I’ve been to New York several times now, and I’ve never seen the famous firehouse. Supposedly it might be torn down soon. That’s a shame. It’s not an important landmark by any means (well, maybe to me), but I would be very disappointed if I never got around to seeing it. Ghostbusters put me on the path towards wanting to be a writer (I actually started out wanting to draw comic books, and then I had to unfortunately realize later on that I couldn’t draw worth a damn and never would), so that obviously places it pretty high on my list of things that are important to me.

I could be wrong, but Murray looks like he’s rocking one of the most sarcastic smiles of all time.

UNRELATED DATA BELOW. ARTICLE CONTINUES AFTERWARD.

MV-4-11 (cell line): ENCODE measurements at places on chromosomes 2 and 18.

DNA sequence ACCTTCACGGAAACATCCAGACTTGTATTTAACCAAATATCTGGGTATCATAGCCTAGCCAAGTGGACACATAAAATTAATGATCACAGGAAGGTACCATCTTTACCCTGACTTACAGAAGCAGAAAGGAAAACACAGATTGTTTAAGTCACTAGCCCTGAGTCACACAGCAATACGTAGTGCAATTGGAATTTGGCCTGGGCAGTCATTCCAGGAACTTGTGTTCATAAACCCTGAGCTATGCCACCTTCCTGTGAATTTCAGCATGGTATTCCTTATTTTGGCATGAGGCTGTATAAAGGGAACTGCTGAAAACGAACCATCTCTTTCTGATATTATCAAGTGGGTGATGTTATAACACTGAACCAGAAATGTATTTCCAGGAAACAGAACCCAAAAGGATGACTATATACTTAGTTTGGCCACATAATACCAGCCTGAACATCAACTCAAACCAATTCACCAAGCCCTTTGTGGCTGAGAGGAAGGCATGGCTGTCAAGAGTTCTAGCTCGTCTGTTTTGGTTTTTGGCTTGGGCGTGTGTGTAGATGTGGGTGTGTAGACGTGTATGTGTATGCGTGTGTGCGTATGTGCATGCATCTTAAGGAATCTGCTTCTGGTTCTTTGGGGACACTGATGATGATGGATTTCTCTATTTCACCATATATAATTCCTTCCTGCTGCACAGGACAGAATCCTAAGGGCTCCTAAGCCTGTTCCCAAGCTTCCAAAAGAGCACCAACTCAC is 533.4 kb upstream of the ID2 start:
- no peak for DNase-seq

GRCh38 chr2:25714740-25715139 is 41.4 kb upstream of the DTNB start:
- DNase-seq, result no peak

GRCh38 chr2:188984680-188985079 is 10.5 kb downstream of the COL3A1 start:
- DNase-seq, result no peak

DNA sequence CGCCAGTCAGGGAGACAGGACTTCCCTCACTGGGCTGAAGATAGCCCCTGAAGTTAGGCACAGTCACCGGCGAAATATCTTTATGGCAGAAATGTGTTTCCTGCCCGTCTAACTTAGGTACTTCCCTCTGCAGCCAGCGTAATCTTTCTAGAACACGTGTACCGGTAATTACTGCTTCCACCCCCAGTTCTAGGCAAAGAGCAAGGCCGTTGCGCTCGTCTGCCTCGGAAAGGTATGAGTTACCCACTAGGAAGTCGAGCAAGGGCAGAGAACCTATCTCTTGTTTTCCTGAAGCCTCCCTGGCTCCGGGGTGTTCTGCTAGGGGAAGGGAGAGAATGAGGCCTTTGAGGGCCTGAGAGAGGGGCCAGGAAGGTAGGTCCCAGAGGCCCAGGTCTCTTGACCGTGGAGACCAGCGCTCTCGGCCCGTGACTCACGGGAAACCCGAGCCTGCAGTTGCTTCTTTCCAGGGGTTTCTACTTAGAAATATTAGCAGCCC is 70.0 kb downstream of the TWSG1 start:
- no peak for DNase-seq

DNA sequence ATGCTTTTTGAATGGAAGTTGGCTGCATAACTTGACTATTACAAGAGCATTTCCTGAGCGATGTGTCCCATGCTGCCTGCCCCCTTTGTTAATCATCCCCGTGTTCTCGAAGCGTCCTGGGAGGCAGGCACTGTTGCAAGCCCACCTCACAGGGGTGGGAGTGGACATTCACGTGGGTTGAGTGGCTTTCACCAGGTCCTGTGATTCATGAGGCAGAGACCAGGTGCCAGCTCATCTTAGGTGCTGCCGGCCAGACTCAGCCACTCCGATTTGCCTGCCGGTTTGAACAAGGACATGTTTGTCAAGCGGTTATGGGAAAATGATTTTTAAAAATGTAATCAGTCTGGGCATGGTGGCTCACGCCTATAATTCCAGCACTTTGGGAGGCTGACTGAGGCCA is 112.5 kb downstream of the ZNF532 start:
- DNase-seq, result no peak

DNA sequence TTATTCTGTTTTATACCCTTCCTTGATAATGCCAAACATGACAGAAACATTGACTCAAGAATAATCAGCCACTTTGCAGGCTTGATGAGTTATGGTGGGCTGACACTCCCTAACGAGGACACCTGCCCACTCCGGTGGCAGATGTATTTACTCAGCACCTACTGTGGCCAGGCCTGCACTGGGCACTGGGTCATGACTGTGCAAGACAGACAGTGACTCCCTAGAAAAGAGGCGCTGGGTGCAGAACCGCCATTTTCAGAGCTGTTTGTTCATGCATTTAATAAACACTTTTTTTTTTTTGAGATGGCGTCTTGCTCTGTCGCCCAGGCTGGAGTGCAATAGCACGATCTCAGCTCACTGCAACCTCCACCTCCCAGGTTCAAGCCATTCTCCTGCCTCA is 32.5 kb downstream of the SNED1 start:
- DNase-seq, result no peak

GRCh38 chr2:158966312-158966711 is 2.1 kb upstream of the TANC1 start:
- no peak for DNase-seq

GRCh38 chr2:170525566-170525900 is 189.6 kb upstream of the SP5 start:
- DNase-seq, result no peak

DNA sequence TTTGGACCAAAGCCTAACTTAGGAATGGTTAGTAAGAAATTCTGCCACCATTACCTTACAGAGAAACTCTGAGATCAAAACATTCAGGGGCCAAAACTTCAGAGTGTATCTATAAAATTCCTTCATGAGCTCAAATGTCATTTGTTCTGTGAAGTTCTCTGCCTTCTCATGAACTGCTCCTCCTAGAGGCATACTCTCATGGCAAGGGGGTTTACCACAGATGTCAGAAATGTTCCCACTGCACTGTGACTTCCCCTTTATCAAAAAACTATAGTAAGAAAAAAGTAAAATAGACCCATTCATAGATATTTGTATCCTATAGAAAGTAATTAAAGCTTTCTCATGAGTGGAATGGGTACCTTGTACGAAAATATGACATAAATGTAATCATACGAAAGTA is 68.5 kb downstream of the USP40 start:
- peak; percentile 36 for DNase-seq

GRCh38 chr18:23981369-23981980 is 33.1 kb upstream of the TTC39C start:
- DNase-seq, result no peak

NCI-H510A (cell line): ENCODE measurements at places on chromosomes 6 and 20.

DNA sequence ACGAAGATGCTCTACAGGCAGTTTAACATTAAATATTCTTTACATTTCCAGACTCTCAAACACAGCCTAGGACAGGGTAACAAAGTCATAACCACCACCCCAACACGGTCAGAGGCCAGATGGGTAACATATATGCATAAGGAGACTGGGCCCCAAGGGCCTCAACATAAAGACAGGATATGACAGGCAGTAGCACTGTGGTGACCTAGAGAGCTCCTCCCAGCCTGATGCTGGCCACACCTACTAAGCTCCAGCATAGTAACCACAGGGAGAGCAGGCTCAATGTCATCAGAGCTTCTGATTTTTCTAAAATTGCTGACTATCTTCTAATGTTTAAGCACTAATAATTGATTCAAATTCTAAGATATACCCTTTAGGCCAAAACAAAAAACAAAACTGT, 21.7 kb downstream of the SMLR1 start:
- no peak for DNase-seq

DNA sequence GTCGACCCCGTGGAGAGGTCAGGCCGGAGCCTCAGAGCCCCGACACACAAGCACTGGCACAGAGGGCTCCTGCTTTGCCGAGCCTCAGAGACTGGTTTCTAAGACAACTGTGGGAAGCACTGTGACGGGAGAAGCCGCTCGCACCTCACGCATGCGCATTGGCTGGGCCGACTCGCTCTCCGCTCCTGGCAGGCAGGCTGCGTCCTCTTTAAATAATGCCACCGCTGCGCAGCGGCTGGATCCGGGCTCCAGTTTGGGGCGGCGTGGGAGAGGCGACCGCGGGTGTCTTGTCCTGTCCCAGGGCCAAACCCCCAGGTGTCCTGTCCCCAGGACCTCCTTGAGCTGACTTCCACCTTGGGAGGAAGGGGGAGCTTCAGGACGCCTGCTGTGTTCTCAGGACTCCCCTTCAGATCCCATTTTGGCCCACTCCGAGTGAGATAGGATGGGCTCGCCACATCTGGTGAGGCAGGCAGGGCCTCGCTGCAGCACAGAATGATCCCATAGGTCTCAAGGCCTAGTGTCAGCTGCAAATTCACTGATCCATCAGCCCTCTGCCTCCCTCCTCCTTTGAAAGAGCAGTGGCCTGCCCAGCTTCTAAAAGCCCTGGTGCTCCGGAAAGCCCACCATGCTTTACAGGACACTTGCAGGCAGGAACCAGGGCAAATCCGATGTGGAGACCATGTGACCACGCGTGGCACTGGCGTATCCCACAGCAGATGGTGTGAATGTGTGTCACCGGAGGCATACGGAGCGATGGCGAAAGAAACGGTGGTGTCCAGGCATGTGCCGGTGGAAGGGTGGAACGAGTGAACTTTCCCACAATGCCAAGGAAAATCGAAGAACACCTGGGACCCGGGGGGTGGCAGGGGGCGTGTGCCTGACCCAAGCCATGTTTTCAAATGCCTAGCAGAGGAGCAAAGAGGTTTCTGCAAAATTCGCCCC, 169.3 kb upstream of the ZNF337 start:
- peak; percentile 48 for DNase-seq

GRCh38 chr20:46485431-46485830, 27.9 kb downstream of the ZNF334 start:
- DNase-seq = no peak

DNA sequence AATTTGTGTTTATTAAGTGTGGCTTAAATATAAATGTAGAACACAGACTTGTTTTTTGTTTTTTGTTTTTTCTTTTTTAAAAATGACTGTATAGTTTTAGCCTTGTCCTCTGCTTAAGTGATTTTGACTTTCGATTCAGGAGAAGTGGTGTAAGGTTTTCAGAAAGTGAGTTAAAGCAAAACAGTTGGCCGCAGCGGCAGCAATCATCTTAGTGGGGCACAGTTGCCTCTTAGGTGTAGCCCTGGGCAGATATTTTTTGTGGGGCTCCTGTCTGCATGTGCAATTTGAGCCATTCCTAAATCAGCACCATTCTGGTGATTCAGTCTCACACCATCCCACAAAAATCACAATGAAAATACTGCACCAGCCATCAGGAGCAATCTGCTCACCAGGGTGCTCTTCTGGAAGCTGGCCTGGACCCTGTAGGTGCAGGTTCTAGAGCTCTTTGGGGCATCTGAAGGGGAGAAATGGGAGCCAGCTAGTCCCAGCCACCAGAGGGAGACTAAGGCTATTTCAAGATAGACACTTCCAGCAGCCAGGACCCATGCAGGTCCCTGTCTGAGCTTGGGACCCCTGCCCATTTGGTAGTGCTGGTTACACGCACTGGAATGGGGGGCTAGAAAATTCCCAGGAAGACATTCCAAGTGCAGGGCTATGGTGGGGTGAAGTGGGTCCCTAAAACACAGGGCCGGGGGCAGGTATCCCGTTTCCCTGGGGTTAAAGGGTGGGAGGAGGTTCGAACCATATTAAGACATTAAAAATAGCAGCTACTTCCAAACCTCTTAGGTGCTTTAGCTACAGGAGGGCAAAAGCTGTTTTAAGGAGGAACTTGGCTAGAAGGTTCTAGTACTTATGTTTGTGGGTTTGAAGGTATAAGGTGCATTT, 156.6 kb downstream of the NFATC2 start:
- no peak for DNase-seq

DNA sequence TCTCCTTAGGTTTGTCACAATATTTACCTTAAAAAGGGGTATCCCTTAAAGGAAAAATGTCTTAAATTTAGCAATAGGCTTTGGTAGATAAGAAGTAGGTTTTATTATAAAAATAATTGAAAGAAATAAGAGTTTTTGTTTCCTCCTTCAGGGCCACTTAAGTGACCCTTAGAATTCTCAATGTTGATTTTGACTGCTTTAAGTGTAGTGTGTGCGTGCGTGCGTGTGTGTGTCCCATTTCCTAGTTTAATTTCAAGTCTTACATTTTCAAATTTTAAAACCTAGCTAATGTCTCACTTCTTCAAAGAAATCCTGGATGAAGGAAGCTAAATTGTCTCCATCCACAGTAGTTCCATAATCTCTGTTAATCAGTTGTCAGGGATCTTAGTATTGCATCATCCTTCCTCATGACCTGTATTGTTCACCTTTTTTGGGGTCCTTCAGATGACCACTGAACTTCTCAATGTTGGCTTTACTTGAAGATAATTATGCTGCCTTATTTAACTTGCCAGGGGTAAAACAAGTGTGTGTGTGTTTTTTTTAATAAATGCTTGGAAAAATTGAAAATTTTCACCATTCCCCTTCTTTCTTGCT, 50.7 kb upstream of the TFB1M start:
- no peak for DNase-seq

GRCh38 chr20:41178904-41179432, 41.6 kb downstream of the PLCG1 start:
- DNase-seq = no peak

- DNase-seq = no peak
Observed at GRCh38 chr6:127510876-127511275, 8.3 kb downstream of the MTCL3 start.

Whether or not I ever get to do something as frivolous as visiting the firehouse wouldn’t change that, but it would still be nice to see the building with my own eyes. I’d like to remind myself that it’s still possible to be profoundly moved by frivolous things and taken from that starting point into countless other directions. Ghostbusters is one of those broad comedies to be sure, but I wouldn’t trade it for anything that claims to be smarter, better-made or more ambitious. I love a lot of that stuff, too, but Ghostbusters is still funny to me twenty-three years later. Life doesn’t have a whole lot of consistency with the good things, so it can be important to hold onto books, movies, albums, paintings, TV shows, stand-up performances or anything else that brings out the best in your personality over and over again. Ghostbusters will always be a part of that list.

To this day, my secret (well, not anymore) fictional dream job remains to be a Ghostbuster. It just seems like a great gig. I have a feeling I’m not alone in thinking something as silly as that. Considering how many astonishing proton-pack replicas I’ve seen over the years.